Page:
19 December 2011 Leave a comment
As businesses become more and more engaged in sustainability around the world, we are presented with an increasing range of interesting examples of active companies. However, when I speak with students/faculty, they say that they often hear about the same examples from the same international companies over and over again.
In an attempt to share some new best practice examples, I asked a handful of faculty members from around the world about some of their favourite examples of local companies actively involved in sustainability that they use in their classrooms. Here are some examples from Mexico, South Africa and Sweden:
Oliver Laasch, Tecnologico de Monterrey, Campus San Luis Potosí, Mexico
There is a recent CEMEX example that is quite amazing. CEMEX is a global leader in the building materials industry. They have a programme called “blockeras comunitarias,” where people who want to build a home can use CEMEX cement and a “block-making machine” to produce bricks. One out of every two bricks goes to the person producing it; the other is taken by CEMEX to be sold, which enables the project to remain economically sustainable. The program is so well accepted that people often need to wait up to two months to use the machine. It addresses one of Mexico’s most pressing problems, providing housing (vivienda) in a scalable and self-sustaining way.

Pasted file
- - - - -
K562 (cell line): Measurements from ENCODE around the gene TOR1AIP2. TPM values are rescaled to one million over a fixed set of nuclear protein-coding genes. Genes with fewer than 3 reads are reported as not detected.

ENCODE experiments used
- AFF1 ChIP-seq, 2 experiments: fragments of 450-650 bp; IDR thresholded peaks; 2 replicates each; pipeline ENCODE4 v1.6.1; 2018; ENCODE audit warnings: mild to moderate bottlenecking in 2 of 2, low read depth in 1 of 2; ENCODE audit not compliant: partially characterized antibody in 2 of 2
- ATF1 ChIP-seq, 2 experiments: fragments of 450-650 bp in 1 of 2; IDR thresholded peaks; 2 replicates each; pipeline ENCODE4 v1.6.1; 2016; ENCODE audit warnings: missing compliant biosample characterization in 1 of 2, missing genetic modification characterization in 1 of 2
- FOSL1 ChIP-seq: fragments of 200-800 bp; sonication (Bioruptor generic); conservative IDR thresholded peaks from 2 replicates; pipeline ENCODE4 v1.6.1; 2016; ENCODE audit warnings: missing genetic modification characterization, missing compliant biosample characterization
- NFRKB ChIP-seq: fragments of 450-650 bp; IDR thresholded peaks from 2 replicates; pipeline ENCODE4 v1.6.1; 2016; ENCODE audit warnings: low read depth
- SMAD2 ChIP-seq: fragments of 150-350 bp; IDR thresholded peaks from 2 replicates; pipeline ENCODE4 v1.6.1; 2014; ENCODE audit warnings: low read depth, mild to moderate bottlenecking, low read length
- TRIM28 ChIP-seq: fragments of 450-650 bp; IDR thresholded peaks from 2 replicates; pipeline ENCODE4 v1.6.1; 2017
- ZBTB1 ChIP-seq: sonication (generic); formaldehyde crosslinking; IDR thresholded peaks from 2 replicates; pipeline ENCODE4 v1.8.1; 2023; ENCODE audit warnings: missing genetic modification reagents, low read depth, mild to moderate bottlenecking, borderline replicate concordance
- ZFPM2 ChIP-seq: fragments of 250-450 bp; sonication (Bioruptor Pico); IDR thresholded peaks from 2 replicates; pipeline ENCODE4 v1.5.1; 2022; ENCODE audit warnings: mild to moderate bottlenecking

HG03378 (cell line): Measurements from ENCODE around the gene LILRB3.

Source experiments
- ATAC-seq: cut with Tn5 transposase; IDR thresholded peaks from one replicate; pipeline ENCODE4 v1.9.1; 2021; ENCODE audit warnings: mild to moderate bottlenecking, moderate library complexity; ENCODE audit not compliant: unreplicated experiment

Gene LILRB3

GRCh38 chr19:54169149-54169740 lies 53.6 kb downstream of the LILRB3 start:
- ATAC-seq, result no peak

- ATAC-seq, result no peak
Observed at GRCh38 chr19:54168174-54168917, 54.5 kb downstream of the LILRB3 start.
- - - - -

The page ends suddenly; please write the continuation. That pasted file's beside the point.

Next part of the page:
In the wine and tourism environment, Spier is a real leader when it comes to making sustainability part of how they do business across their whole supply chain. In the financial services industry, Nedbank is looking at sustainability, not just in terms of their operations, but also in terms of their product offerings. Another interesting case that will raise a lot of questions in the future is the Walmart/Massmart merger. There is resistance for the merger coming from the unions, because they feel it could take job opportunities away and harm small producers in South Africa. In response, Walmart has put down $15 million (USD) to strengthen local procurement lines.
Nudie Jeans works a lot on responsible production. They use organic cotton, encourage quality rather than quantity (different consumption patterns) and are members of Fair Wear Foundation, Textile Exchange, Global Organic Textile Standard and Oeko-Tex Standard 100.The Dem Collective makes clothes with a focus on human rights and the use of ecological materials. Last but not least, SKF, a global industrial company making ball bearings, is highly ranked in global sustainability rankings. They have a number of interesting sustainability initiatives including SKF Care and BeyondZero.